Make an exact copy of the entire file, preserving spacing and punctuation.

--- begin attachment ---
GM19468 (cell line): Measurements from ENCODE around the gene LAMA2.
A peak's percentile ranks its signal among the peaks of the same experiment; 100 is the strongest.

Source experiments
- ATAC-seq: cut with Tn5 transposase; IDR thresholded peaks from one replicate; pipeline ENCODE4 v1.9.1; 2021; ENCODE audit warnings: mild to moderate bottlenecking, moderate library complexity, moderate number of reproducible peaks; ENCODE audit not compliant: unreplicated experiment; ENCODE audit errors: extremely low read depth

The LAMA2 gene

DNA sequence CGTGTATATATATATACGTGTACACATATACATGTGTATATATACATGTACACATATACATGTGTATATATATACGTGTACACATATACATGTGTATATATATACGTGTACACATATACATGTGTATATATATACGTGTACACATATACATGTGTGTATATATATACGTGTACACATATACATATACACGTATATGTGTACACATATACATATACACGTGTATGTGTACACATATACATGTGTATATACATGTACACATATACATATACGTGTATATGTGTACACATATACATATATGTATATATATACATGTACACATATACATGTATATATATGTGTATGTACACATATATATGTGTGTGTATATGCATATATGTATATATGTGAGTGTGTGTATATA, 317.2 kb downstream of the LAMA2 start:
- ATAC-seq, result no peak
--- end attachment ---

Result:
GM19468 (cell line): Measurements from ENCODE around the gene LAMA2.
A peak's percentile ranks its signal among the peaks of the same experiment; 100 is the strongest.

Source experiments
- ATAC-seq: cut with Tn5 transposase; IDR thresholded peaks from one replicate; pipeline ENCODE4 v1.9.1; 2021; ENCODE audit warnings: mild to moderate bottlenecking, moderate library complexity, moderate number of reproducible peaks; ENCODE audit not compliant: unreplicated experiment; ENCODE audit errors: extremely low read depth

The LAMA2 gene

DNA sequence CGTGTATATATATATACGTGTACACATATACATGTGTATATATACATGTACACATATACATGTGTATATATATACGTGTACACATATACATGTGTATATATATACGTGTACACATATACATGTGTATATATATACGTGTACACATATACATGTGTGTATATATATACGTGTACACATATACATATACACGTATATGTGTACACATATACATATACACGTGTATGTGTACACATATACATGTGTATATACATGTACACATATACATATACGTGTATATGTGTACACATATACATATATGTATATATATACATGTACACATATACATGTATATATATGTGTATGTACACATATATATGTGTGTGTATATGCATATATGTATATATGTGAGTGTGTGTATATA, 317.2 kb downstream of the LAMA2 start:
- ATAC-seq, result no peak